An interdisciplinary team of researchers has discovered that the genetic makeup of skin pigmentation is much more elaborate than previously realized. Despite the fact that skin pigmentation is almost entirely inherited, it is far from uncomplicated.
Previous research has suggested that the genetics of human skin color are simple and straightforward. It has been assumed that a small number of genes account for about half of pigment variation. These studies, however, were primarily based only on northern Eurasian populations.
Researchers from the Broad Institute, Stanford University, and Stony Brook University focused an investigation on the KhoeSan, a group of populations native to southern Africa. Over the course of seven years, the research team spent time with the KhoeSan, interviewing individuals and taking measurements of height, age, gender, and skin color.
Samples for nearly 400 people were individually genotyped and compared to a dataset that included 5,000 representatives of Africa, Asia, and Europe. The study revealed that the genetics of skin pigmentation became progressively complex the closer that populations were to the equator. The number of genes involved in skin color, both known and unknown, also increased in the direction of the equator.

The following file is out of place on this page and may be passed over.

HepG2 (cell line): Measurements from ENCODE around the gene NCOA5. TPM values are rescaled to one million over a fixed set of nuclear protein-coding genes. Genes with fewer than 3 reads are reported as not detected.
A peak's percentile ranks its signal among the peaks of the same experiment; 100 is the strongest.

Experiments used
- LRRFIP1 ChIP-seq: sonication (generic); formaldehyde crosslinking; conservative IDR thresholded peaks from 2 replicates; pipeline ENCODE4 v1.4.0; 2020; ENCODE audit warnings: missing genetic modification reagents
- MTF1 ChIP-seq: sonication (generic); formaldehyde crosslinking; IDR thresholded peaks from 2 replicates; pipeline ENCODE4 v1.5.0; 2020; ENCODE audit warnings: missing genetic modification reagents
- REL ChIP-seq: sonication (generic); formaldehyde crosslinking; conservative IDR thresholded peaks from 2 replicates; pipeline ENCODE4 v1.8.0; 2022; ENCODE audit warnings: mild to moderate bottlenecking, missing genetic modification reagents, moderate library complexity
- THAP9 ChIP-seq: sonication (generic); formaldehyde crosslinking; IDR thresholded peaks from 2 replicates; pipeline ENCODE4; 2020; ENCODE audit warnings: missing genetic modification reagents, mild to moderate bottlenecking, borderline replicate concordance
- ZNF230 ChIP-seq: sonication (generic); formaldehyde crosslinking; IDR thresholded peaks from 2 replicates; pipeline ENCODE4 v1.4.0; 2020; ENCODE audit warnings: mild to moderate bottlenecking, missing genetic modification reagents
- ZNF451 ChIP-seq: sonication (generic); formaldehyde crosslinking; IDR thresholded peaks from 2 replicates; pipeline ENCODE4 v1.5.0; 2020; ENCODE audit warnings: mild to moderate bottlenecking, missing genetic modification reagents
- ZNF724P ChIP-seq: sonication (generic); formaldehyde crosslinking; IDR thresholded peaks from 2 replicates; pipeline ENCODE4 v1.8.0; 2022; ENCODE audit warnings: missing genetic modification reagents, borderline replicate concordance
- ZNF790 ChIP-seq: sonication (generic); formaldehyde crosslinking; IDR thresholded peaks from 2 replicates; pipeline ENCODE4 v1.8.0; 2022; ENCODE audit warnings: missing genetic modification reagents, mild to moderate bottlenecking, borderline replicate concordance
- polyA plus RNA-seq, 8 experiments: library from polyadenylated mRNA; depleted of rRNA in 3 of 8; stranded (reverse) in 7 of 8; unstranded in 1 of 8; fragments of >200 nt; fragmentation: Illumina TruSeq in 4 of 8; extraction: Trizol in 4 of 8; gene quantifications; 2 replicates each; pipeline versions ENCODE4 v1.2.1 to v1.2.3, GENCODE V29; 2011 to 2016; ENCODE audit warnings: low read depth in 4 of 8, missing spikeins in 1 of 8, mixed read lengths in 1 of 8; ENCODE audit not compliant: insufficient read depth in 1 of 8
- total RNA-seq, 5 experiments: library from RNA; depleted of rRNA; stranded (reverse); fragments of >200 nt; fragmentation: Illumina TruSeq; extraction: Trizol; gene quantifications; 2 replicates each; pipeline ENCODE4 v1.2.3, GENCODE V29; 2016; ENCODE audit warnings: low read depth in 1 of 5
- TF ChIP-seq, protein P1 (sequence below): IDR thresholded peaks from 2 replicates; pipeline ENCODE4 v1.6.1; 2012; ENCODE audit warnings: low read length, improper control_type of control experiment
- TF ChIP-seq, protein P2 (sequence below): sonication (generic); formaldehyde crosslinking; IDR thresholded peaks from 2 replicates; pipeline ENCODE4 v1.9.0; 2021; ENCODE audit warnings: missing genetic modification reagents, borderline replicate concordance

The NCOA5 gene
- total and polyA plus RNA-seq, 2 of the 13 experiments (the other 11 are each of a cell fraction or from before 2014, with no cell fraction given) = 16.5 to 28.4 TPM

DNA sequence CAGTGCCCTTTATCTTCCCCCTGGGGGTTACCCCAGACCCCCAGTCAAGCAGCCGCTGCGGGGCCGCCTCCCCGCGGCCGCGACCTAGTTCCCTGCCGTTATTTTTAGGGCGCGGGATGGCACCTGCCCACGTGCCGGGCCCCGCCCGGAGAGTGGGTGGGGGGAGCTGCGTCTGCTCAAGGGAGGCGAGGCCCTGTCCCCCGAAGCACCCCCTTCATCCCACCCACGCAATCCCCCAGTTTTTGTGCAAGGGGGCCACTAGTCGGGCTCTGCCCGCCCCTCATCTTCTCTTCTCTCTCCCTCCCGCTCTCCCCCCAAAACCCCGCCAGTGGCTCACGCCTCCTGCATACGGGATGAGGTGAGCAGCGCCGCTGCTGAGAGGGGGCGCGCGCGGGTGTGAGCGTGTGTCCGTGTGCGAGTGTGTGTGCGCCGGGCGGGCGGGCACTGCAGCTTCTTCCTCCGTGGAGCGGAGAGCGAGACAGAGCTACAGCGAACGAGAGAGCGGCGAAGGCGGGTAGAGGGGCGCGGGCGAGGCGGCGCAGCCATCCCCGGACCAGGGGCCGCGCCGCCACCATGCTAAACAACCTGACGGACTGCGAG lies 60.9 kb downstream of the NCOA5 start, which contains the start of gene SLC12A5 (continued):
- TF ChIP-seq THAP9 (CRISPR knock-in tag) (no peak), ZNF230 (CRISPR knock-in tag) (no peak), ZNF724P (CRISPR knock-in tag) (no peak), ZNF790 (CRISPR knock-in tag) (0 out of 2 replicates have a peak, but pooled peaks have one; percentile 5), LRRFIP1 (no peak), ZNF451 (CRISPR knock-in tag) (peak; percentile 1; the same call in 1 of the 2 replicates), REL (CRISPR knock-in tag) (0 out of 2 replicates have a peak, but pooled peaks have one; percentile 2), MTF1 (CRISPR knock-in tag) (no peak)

“Africa has the greatest amount of phenotypic variability in skin color, and yet it’s been underrepresented in large scale endeavors,” said study co-author Alicia Martin. “There are some genes that are known to contribute to skin pigmentation, but by and large there are many more new genes that have not been discovered.”
Study co-author Brenna Henn added, “We need to spend more time focusing on these understudied populations in order to gain deeper genetic insights.”
The widely accepted theory has been that “directional selection” moves pigmentation in a single direction, from dark to light in high latitudes and from light to dark in lower latitudes. But now, the findings of this study introduce a system that is much more complex.
The concept of directional selection seems to hold up in far northern latitudes. As populations move closer to the equator, however, an increasing number of genes begin to influence variability.
“Southern African KhoeSan ancestry appears to neither lighten or darken skin,” said Martin. “Rather, it just increases variation. In fact, the KhoeSan are approximately fifty percent lighter than equatorial Africans. Ultimately, in northern latitudes pigmentation is more homogenous, while in lower latitudes, it’s more diverse–both genetically and phenotypically.”
The study appears in the November 30 issue of Cell.